Graduation Year

2008

Document Type

Dissertation

Degree

Ph.D.

Degree Granting Department

Physics

Major Professor

Hariharan Srikanth, Ph.D.

Keywords

Transverse susceptibility, Magnetic nanoparticles, Multilayer thin films, Exchange bias, Magnetic anistropy

Abstract

Nanostructured systems composed of two or more technologically important materials are useful for device applications and intriguing for the new fundamental physics they may display. Magnetism at the nanoscale is dominated by size and surface effects which combined with other media lead to new spin dynamics and interfacial coupling phenomena. These new properties may prove to be useful for optimizing sensors and devices, increasing storage density for magnetic media, as well as for biomedical applications such as drug delivery, MRI contrast enhancement, and hyperthermia treatment for cancer. In this project we have examined the surface and interface magnetism of composite nanoparticles and multilayer thin films by using conventional DC magnetization and AC susceptibility as well as transverse susceptibility, a method for directly probing the magnetic anisotropy of materials.

Au and Fe3O4 synthesized together into three different nanoparticle configurations and ranging in size for 60 nm down to 9nm are used to study how the size, shape, and interfaces affect the most fundamental properties of magnetism in the Au-Fe3O4 system. The findings have revealed ways in which the magnetic properties can be enhanced by tuning these parameters. We have shown that by changing the configurations of the Au and Fe3O4 particles, exotic behavior can be observed such as a large increase in anisotropy field (H[subscript]K ranging from 435 Oe to 1650 Oe) and the presence of exchange bias. Multilayer thin films have been studied as well which combine the important classes of ferromagnetic and ferroelectric materials. In one case, barium hexaferrite/barium strontium titanate thin films, the anisotropic behavior of the ferromagnet is shown to change due to the introduction of the secondary material.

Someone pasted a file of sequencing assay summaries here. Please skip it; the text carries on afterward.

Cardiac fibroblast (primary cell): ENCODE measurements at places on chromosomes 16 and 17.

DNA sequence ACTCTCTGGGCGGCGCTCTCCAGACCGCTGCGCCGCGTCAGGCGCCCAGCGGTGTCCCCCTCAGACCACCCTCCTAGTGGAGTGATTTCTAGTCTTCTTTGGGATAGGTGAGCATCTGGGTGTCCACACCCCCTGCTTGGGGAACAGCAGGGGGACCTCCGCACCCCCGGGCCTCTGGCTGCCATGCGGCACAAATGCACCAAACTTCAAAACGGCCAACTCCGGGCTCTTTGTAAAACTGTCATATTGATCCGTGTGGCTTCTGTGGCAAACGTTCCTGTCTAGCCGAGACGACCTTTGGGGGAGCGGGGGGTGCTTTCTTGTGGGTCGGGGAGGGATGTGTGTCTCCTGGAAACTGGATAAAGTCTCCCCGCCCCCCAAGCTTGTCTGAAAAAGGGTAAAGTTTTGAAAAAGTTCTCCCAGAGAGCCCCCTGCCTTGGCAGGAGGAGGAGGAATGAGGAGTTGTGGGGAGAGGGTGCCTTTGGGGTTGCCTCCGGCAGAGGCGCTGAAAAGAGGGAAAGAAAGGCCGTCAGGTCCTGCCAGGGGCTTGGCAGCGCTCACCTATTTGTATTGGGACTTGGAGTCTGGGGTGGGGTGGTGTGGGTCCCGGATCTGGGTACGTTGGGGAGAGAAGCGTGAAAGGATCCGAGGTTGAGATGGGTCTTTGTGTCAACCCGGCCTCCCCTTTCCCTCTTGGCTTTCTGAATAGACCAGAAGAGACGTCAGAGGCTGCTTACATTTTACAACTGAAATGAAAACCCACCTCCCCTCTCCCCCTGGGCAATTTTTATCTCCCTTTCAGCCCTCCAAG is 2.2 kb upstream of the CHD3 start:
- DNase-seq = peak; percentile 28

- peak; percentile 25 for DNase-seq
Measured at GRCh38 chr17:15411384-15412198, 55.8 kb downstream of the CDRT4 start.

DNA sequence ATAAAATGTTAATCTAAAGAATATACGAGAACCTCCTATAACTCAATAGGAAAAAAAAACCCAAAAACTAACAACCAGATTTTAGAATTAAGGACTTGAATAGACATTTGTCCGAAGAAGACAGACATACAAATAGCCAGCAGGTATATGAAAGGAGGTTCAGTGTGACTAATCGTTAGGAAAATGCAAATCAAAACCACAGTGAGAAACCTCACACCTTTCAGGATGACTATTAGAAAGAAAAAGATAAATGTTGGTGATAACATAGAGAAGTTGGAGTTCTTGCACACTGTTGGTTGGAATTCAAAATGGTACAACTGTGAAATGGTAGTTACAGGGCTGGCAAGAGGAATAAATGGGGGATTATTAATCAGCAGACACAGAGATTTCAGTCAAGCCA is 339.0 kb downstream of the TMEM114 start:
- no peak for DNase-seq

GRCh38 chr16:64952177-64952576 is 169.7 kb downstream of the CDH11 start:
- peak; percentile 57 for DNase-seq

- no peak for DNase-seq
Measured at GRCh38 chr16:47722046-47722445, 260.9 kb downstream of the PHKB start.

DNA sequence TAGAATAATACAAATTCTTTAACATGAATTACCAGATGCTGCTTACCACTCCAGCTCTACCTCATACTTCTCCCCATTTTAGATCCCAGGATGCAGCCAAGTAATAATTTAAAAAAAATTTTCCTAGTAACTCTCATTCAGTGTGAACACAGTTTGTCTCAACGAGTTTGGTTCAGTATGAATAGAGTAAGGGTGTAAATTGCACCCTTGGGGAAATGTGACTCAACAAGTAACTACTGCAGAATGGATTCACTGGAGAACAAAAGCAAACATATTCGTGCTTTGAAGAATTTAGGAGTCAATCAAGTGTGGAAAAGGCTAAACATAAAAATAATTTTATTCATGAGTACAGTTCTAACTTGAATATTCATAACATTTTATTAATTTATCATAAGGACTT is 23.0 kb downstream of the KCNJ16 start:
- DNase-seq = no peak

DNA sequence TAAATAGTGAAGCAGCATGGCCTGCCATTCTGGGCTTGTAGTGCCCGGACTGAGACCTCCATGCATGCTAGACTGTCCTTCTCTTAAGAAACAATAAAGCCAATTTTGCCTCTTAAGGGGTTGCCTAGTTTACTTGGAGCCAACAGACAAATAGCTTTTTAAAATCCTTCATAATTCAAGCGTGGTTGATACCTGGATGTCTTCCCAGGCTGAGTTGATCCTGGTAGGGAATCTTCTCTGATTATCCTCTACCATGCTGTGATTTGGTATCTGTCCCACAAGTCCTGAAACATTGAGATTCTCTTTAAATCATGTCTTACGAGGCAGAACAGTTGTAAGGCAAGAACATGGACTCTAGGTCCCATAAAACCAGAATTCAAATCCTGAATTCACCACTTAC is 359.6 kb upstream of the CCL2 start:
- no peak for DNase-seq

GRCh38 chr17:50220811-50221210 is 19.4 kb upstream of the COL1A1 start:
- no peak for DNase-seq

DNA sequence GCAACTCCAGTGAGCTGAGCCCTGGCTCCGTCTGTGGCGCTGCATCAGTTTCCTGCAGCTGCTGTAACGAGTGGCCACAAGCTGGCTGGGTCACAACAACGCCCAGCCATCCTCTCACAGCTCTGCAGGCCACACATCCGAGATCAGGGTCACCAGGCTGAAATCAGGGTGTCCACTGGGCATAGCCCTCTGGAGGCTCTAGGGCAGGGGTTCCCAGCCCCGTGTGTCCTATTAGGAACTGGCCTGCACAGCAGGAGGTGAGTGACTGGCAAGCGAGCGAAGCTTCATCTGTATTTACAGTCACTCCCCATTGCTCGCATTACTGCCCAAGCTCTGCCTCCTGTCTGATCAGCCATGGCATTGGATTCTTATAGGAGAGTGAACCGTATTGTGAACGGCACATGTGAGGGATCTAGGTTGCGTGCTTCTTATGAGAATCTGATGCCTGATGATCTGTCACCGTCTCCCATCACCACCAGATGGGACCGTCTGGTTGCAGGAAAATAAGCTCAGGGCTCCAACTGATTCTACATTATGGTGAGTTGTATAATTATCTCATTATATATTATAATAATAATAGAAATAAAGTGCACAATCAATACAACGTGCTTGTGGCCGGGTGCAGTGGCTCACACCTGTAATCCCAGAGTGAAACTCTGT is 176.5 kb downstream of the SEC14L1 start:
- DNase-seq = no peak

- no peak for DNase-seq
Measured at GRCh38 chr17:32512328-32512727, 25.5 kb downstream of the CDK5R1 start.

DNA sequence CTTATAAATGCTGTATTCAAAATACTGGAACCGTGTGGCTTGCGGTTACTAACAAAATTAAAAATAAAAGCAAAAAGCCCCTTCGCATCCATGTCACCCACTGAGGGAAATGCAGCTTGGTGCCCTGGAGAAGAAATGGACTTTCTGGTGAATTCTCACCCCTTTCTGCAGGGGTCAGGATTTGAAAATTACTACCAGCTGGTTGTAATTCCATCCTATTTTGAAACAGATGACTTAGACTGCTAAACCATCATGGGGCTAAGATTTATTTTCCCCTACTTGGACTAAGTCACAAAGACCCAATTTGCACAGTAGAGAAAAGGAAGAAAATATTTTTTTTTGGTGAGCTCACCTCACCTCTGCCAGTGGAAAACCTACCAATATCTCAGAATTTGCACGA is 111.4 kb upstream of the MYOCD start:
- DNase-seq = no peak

In the other example, CrO2/Cr2O3 bilayers, exchange coupling is observed as Cr2O3 is an antiferromagnet as well as a ferroelectric. This coupling is manifest as a uniaxial anisotropy rather than the unidirectional anisotropy associated with exchange biased bilayers. Not only will such multifunctional structures will be useful for technological applications, but the materials properties and configurations can be chosen and tuned to further enhance the desired functional properties.

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